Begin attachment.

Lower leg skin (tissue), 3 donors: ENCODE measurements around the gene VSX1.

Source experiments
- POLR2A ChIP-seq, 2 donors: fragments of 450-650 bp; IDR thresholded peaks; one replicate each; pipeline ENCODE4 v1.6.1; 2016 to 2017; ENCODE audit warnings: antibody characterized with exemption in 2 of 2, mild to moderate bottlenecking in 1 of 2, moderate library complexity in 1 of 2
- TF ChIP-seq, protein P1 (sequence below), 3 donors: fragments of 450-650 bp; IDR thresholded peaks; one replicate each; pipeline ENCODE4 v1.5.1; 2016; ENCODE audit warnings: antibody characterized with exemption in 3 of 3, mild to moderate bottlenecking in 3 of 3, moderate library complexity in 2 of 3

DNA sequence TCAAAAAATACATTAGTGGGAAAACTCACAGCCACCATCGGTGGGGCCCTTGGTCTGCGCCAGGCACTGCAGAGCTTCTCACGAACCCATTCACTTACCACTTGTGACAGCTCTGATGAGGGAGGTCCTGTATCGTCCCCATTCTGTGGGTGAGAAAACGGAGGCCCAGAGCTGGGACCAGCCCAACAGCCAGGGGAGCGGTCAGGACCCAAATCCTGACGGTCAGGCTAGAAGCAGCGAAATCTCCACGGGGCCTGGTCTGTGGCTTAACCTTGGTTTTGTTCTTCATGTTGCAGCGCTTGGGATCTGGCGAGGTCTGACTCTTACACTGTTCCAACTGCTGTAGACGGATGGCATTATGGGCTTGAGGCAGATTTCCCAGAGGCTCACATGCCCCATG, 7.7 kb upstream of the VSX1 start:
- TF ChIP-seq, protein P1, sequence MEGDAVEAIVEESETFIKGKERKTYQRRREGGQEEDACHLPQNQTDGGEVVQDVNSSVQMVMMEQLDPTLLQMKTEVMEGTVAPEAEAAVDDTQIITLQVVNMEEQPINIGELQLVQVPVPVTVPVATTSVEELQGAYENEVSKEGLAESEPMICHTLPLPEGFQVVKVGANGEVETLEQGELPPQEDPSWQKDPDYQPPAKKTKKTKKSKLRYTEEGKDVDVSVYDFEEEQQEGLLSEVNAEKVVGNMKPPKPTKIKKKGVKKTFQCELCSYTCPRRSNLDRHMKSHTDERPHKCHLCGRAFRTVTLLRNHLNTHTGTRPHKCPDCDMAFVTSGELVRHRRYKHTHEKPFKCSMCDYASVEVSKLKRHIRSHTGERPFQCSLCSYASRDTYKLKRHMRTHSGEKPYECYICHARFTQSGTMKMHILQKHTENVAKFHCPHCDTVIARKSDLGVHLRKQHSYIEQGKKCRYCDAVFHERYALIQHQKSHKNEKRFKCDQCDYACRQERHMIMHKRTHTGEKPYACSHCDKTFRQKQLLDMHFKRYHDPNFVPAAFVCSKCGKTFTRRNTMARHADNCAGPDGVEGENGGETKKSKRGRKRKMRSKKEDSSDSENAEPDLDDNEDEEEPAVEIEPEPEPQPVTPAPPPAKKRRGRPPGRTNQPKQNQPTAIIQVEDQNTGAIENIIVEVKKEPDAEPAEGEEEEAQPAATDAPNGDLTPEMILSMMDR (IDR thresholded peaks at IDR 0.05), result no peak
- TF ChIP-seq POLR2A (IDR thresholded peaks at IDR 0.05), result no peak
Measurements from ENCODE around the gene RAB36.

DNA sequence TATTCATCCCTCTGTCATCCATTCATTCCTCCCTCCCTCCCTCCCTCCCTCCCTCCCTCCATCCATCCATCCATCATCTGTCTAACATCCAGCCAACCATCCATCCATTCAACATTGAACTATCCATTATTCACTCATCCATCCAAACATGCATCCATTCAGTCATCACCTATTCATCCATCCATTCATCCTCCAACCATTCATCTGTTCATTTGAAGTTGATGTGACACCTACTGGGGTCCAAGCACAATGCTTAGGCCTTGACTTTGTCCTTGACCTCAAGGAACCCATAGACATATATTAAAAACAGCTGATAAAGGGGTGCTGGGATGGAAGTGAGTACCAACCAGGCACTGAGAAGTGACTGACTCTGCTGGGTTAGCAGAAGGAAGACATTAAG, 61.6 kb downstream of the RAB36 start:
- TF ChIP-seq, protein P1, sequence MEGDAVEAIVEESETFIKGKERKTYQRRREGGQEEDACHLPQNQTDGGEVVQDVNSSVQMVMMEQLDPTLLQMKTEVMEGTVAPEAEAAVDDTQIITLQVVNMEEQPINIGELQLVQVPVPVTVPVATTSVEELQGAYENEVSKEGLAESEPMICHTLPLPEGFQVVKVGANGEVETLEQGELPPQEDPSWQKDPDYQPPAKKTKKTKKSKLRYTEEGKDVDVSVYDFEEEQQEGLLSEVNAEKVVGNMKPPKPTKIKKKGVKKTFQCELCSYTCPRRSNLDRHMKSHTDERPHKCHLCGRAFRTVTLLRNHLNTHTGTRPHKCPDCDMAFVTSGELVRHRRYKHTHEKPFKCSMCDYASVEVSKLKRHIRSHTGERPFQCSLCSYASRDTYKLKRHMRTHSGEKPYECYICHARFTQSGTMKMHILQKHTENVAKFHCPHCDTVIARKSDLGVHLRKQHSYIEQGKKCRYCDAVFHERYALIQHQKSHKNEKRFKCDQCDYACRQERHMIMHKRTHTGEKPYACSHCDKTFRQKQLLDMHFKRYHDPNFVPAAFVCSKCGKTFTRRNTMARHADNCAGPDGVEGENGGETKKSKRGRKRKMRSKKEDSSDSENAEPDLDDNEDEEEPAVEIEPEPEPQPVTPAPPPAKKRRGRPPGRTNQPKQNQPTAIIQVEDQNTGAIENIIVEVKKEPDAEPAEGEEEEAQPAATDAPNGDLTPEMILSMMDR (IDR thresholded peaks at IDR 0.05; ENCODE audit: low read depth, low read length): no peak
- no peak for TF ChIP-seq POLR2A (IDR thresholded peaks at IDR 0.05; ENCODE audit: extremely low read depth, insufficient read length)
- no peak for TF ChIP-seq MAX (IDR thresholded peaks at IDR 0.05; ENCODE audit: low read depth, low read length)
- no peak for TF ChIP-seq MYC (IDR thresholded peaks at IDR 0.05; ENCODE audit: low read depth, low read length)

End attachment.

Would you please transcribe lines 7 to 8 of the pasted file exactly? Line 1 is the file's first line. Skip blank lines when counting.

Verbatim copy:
- TF ChIP-seq POLR2A (IDR thresholded peaks at IDR 0.05), result no peak
Measurements from ENCODE around the gene RAB36.